He was also joined by Ohio Department of Natural Resources (DNR) Director Mary Mertz, State Senator Larry Obhof, State Senator Theresa Gavarone, Toledo Mayor Wade Kapszukiewicz, and EPA Region 5 Administrator Kurt Thiede.
“Ohio EPA is pleased to continue this important work with our federal, state, and local partners, restoring Maumee River tributaries and other streams that feed our Great Lake Erie,” said Ohio EPA Director Laurie A. Stevenson. “This funding accelerates these projects that are particularly focused on addressing contaminants in sediment. Hopefully this will be a catalyst for more projects in the coming months and years.”
“The Ohio Department of Natural Resources is incredibly grateful for the support of the Great Lakes Restoration Initiative as we work to rebuild and enhance wetlands and forested areas, protect critical wildlife habitat, and improve water quality throughout the Maumee Area of Concern,” said Ohio Department of Natural Resources Director Mary Mertz. “We value the US EPA as our partner to invest in long-term conservation work that will have a positive impact on this area for generations.”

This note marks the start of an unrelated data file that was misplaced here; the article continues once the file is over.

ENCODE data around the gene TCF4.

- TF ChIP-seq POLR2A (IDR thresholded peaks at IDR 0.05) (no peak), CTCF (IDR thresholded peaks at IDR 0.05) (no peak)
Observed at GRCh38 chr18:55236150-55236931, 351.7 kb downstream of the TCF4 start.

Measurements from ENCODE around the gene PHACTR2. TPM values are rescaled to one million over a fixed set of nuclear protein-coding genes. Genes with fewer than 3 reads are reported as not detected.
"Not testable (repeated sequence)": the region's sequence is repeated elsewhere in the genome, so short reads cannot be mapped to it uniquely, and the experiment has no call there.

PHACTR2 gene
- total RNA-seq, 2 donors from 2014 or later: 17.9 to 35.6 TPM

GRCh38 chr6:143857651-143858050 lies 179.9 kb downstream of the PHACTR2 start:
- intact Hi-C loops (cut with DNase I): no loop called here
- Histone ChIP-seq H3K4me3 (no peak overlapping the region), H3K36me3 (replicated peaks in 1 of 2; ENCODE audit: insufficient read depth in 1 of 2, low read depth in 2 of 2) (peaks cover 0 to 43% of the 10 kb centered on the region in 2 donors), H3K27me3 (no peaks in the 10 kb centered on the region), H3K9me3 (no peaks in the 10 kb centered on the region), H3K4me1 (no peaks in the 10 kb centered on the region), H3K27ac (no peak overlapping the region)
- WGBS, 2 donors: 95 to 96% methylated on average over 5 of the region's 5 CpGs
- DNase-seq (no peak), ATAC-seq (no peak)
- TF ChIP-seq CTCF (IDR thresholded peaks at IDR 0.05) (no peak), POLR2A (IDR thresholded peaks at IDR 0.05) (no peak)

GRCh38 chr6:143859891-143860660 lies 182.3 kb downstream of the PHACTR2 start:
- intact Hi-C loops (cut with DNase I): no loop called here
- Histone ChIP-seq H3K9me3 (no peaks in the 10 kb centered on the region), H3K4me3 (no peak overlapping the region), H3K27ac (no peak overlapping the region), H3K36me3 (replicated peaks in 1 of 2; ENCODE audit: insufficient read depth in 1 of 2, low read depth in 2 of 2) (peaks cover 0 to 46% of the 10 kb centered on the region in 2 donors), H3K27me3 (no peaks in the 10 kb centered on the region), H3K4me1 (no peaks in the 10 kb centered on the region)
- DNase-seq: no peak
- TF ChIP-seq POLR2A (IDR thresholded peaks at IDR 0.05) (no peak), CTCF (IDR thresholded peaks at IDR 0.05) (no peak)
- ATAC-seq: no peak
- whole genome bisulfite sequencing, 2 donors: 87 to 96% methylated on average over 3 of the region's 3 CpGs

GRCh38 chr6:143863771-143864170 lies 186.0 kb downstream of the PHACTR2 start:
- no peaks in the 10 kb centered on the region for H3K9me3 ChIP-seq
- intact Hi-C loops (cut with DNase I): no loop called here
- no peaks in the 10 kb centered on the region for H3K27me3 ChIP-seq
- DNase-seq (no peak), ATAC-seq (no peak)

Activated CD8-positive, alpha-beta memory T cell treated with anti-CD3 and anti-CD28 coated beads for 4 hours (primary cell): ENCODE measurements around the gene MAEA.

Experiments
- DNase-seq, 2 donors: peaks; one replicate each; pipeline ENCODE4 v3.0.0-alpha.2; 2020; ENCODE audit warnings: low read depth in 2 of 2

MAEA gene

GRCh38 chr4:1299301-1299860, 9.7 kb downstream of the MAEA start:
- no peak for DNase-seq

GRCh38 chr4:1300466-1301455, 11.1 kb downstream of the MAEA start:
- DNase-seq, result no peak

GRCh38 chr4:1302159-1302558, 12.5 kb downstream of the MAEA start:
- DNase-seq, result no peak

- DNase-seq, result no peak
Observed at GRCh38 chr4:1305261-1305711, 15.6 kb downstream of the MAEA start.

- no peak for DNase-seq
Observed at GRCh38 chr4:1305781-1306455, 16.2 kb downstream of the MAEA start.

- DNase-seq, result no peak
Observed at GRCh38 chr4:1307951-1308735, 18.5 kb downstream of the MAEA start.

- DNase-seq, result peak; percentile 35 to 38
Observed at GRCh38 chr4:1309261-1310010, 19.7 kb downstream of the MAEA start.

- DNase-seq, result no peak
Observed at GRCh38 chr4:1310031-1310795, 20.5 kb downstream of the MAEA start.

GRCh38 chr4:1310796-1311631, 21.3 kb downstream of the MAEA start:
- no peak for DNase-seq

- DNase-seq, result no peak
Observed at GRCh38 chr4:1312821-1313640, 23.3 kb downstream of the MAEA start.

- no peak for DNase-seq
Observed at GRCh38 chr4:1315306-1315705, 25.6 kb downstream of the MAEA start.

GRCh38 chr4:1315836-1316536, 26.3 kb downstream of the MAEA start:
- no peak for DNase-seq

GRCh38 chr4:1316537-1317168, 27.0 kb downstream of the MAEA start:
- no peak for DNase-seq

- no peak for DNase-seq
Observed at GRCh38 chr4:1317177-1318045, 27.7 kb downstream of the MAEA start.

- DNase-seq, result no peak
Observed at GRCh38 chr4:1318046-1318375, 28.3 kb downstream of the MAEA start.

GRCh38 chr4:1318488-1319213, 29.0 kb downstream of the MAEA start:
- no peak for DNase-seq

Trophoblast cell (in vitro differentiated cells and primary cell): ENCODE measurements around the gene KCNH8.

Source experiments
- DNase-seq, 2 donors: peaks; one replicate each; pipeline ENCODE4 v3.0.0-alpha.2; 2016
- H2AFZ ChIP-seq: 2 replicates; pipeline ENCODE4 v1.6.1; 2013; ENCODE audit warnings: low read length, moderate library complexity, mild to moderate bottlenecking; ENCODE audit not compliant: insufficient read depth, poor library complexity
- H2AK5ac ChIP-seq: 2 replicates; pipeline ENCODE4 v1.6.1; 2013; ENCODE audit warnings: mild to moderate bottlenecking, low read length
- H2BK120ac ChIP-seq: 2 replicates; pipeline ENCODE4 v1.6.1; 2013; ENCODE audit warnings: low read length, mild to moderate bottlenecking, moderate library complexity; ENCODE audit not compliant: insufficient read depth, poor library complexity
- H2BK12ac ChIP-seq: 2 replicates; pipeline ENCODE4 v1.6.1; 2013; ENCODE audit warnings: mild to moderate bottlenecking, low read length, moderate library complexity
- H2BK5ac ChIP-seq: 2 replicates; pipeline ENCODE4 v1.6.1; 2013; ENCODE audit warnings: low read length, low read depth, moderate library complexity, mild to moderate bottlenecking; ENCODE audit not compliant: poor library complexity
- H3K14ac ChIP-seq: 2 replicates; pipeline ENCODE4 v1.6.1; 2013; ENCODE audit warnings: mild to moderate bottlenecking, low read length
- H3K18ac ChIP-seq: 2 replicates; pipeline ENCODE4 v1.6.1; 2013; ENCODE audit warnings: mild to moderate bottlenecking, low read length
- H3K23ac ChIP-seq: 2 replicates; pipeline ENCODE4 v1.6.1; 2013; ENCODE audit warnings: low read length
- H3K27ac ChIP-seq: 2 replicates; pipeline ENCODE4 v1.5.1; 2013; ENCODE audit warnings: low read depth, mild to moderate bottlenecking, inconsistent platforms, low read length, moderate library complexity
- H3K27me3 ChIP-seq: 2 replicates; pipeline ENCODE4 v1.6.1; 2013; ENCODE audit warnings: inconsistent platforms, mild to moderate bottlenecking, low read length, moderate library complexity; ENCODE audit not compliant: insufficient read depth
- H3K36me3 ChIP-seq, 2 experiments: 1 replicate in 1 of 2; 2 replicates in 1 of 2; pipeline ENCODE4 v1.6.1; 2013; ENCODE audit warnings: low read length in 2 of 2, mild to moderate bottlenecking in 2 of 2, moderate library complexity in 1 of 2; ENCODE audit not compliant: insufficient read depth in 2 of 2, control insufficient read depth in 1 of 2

“We look forward to working with the US EPA on the Trash Removal project, Functional Litter-acy: Trash Trappers for a Cleaner Toledo,” said Toledo Mayor Wade Kapszukiewicz. “We anticipate that the proven technology of the trash traps will help us to remove large amounts of litter and debris from our waterways before they get to Lake Erie, thereby improving water quality and the aquatic habitat. Debris is not only unsightly, it acts as a medium by which toxins travel and we need to do more to prevent plastic from entering our waterways so microplastic is not created.”
Administrator Wheeler also highlighted $10 million in partnership with industry for a sediment cleanup in Otter Creek and $200,000 partnership with Ohio EPA to evaluate cleanup options at Swan Creek.
An additional $1.8 million in GLRI grants to the Ohio DNR were announced for habitat restoration projects in the AOC. At Maumee State Forest, DNR will use GLRI funding to convert farmland to wetland and forestland, resulting in 157 acres of restored state forest. DNR will also enhance 1,000 acres of the Magee Marsh State Wildlife Area through improved fish passage, managing water levels and controlling invasive species.